2) Caloric Deficit

You can’t out-exercise a bad diet. The amount of calories you burn in the gym is equal to about 2-4 of those holiday cookies you ate over the past couple weeks. 

A simple online calculator shows that a person weighing 200lbs will burn roughly 550 calories after 60 minutes of weightlifting, and a little over 600 calories for an hour of jogging. The average chocolate chip cookie has about 60 calories, so that’s about 9-10 cookies you can “burn.” 

The problem is, the fitter you get, the less calories you burn because your body gets more efficient at using fuel sources. Also, the more calories you burn trying to do more than an hour a day (you don’t need more than an hour of hard exercise unless you are training for a specific sport), the hungrier you will become, making it that much harder to stick with your diet.

Having a slight caloric deficit (300-500 calorie deficit) is what you need to start with to kickstart fat loss, keep your energy levels high, and keep hunger low.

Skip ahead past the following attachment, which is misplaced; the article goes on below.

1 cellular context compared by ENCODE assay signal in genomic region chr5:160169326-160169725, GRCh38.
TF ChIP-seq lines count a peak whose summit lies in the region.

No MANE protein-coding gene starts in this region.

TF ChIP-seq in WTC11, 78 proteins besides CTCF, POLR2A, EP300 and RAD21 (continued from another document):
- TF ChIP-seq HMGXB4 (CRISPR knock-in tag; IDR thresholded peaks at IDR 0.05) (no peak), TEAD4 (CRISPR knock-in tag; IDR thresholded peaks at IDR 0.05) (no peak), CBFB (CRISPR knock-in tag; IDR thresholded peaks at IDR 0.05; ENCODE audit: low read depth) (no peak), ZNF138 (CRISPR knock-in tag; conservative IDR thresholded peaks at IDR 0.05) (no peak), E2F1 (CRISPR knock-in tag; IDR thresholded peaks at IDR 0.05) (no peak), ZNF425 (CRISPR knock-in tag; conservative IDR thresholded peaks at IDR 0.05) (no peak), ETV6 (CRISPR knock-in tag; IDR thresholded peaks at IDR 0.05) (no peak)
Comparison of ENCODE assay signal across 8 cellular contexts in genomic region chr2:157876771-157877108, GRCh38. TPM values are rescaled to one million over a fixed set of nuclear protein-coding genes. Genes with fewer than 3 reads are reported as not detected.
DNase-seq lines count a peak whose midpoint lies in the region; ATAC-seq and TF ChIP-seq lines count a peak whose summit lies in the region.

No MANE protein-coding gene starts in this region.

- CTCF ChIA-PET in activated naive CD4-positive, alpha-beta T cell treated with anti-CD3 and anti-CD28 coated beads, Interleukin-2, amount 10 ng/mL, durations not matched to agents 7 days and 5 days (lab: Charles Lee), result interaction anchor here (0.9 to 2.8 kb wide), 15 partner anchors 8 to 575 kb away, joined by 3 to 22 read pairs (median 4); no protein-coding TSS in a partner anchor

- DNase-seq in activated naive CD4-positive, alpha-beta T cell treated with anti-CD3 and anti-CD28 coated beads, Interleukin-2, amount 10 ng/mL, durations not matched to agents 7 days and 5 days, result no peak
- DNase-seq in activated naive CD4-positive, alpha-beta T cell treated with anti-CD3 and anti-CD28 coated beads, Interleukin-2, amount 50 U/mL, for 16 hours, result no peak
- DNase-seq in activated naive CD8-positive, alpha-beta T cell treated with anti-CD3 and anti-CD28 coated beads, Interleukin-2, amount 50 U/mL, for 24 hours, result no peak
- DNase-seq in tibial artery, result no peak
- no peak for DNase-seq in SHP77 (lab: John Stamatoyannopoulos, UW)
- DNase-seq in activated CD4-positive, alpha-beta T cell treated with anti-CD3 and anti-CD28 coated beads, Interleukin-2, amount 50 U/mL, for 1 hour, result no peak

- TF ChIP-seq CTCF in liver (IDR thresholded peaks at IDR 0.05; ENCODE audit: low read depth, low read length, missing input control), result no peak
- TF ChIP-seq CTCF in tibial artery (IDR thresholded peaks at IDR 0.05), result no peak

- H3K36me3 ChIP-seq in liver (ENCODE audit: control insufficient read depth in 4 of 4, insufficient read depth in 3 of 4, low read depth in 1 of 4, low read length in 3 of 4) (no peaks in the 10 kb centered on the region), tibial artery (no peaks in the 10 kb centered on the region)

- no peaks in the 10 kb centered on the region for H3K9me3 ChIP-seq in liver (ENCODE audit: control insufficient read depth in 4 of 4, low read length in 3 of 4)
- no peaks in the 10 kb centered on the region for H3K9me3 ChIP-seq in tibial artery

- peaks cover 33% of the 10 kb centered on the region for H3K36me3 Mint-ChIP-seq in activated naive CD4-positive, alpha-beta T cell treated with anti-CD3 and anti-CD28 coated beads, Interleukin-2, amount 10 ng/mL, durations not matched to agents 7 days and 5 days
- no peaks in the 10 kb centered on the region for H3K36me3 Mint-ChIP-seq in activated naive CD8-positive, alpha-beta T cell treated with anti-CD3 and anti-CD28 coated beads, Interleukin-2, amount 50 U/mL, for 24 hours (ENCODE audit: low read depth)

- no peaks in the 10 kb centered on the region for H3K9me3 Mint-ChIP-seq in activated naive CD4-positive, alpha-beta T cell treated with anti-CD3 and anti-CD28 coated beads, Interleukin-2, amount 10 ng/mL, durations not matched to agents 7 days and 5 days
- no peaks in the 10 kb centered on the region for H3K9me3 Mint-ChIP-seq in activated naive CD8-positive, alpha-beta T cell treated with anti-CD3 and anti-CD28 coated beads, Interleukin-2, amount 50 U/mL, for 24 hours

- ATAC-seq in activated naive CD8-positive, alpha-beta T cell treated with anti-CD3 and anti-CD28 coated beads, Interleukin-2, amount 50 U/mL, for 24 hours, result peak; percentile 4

FYI, being hungry is part of losing weight. There will be times when you are hungry, and you’re going to have to learn to deal with that. 

3) Exercise

You can’t out exercise a bad diet, but exercise makes things go way faster. Without exercise, specifically resistance training, about half the weight you lose will be lean body mass. While you may reach your goal weight, it’s going to be really hard to maintain. With exercise, very little of the weight you lose is lean body mass, so when you do reach your goal you can actually stay there and you don’t do the yo-yo diet of up and down 10-15 pounds. 

Of course, there are other benefits to exercise, but when strictly speaking about fat loss, maintenance of lean body mass and the little bit of the caloric deficit are the primary drivers of fat burning.

4) Self-Monitoring

This is more complex than the paragraph I’m going to write, but you need to be able to track your food and have at least a little knowledge about what foods contain how much protein, carbs, and fats. 

You also need to know how you respond to stress and what can push you off the rails. Everything is great when life is easy, and it all goes to h*ll when “life happens.” Knowing how you respond and developing habit changes around them is important for your long term success. 

There are many more aspects of self-monitoring, but Devin is much better at explaining them, so reach out to him if you want to learn more.